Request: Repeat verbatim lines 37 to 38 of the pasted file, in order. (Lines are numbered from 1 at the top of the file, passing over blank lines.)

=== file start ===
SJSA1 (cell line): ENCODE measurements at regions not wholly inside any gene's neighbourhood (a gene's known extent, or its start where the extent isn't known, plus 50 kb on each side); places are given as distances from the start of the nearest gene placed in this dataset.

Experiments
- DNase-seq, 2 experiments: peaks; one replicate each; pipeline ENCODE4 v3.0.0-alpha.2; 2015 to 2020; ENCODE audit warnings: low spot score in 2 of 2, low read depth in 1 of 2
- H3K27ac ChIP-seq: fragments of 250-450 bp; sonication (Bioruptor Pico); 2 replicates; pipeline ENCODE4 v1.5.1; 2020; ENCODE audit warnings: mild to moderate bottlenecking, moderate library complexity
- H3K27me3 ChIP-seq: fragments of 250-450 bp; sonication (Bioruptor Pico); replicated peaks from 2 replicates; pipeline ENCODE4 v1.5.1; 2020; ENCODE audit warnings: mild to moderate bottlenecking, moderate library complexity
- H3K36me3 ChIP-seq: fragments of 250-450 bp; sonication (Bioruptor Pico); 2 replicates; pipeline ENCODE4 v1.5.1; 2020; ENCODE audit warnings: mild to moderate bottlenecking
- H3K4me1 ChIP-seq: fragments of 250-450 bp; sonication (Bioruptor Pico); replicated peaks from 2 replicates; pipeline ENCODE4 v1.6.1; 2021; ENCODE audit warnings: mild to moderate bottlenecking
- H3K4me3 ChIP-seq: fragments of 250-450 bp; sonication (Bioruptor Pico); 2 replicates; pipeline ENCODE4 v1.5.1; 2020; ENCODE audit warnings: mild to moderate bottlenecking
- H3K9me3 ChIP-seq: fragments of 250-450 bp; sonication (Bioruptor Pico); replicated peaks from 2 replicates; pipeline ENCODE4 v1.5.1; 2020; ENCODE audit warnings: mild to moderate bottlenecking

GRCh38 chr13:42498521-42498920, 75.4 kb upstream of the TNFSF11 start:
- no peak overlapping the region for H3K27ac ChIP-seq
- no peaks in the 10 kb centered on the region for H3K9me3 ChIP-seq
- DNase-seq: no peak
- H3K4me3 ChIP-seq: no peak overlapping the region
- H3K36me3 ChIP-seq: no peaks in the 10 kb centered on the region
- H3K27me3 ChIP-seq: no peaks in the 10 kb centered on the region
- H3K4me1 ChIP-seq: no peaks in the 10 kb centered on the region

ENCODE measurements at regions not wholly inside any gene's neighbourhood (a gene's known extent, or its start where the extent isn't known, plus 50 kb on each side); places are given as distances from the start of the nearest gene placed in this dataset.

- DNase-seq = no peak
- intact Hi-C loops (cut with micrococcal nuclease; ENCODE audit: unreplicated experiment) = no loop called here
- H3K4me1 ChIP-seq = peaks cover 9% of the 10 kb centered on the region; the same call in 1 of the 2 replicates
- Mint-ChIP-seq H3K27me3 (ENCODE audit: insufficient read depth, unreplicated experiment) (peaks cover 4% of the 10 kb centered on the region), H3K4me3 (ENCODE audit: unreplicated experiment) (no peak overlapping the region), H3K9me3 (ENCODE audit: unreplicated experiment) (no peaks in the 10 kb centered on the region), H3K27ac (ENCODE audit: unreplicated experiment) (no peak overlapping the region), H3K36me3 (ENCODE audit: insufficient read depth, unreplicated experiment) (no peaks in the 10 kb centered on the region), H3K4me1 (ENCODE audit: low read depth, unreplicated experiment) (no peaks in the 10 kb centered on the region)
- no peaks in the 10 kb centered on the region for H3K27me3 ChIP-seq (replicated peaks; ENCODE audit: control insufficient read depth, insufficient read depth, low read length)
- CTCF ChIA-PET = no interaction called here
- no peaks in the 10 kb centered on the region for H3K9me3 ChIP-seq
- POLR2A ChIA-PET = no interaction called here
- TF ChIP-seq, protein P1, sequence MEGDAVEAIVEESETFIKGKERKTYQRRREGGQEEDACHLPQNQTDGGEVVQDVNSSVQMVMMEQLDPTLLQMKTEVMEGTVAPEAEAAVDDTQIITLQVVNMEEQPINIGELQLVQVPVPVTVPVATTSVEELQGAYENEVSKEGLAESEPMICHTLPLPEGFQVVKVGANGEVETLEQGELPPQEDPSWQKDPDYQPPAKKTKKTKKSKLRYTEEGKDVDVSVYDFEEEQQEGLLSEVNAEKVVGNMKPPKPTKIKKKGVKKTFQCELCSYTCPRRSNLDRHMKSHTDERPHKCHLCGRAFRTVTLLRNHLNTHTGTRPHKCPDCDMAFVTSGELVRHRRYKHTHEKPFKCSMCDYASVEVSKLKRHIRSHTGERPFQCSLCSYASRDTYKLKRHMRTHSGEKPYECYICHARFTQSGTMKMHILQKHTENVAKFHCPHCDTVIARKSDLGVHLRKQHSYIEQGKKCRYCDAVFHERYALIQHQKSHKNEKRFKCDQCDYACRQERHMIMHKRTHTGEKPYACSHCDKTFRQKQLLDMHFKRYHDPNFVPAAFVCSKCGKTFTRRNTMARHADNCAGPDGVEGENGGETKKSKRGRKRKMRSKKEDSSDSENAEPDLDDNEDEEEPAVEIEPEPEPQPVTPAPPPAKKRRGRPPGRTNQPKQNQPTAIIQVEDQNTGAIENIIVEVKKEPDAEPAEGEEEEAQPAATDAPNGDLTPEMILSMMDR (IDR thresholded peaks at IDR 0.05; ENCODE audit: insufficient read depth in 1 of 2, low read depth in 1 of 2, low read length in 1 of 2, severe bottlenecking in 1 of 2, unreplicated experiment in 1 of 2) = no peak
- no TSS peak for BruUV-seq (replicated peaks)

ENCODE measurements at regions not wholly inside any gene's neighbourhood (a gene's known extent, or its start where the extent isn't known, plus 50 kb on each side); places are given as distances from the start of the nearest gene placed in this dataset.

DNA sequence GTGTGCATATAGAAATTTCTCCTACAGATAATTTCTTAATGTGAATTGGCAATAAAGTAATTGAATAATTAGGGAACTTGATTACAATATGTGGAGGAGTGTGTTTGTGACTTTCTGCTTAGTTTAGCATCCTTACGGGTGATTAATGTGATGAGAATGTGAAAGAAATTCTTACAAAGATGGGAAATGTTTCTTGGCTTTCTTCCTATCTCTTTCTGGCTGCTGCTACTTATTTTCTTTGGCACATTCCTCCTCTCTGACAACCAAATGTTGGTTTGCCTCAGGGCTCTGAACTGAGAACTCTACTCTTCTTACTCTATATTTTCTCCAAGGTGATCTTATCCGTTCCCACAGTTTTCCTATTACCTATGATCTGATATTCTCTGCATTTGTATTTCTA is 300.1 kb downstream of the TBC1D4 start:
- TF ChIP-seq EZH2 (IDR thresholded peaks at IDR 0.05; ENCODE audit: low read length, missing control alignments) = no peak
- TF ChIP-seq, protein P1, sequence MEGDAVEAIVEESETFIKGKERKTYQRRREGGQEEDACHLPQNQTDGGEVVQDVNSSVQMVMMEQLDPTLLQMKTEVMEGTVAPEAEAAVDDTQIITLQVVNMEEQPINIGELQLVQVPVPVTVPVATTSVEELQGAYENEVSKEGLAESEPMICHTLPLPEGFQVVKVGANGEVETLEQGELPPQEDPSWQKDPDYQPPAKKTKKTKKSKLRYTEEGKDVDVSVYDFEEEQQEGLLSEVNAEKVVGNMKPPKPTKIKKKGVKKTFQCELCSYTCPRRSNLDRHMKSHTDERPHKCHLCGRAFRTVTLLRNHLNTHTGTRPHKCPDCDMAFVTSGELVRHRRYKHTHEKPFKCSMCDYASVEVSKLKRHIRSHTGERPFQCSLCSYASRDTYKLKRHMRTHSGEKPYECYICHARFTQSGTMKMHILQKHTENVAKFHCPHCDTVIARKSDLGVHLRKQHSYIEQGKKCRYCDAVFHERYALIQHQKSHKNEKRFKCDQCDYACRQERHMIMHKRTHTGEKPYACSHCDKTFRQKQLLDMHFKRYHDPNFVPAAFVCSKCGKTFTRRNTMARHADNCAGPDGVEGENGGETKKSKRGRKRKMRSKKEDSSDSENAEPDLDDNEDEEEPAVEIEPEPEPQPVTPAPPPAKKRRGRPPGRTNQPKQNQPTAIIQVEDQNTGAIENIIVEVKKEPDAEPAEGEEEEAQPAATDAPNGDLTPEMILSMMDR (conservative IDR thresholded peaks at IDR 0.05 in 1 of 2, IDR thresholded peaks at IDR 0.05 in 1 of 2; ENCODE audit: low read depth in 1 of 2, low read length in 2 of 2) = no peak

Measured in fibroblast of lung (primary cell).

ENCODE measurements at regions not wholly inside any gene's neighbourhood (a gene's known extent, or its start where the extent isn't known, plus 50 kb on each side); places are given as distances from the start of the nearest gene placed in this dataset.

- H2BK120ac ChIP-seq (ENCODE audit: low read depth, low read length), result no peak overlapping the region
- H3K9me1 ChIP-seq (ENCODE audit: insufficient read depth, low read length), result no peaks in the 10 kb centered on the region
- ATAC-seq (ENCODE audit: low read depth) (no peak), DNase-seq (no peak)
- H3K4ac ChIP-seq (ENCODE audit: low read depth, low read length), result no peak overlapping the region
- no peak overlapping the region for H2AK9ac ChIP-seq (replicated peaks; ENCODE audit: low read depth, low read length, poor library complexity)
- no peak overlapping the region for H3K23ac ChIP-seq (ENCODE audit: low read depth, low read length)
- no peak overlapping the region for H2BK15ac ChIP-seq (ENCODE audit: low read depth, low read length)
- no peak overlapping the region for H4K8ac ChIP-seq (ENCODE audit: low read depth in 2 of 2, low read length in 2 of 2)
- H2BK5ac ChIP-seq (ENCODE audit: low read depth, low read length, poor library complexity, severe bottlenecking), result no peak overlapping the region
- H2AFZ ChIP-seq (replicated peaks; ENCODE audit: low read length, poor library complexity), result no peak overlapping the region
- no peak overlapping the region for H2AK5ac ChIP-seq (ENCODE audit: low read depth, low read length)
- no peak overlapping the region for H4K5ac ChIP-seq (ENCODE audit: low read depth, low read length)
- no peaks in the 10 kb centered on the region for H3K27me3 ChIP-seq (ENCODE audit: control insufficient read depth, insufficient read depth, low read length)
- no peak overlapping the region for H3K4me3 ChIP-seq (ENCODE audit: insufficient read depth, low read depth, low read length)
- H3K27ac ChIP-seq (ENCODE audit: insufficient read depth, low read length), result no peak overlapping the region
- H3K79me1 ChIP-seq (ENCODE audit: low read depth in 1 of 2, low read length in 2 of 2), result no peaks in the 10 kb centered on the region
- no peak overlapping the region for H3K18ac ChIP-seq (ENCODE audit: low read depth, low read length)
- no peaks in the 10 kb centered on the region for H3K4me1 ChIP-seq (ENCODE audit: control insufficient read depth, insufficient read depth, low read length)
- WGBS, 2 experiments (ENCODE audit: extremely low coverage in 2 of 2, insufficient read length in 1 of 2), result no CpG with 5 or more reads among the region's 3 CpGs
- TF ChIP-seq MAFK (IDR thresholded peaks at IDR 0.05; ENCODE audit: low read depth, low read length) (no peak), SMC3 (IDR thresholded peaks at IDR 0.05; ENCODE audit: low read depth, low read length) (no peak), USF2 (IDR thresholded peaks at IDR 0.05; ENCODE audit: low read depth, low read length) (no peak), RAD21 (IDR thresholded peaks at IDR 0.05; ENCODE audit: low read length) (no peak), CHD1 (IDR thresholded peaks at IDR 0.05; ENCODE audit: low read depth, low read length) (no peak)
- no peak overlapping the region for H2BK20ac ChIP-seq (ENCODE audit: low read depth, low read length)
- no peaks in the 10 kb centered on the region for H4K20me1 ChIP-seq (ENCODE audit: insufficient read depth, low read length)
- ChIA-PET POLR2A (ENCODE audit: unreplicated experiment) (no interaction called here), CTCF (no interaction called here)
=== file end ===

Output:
- ATAC-seq (ENCODE audit: low read depth) (no peak), DNase-seq (no peak)
- H3K4ac ChIP-seq (ENCODE audit: low read depth, low read length), result no peak overlapping the region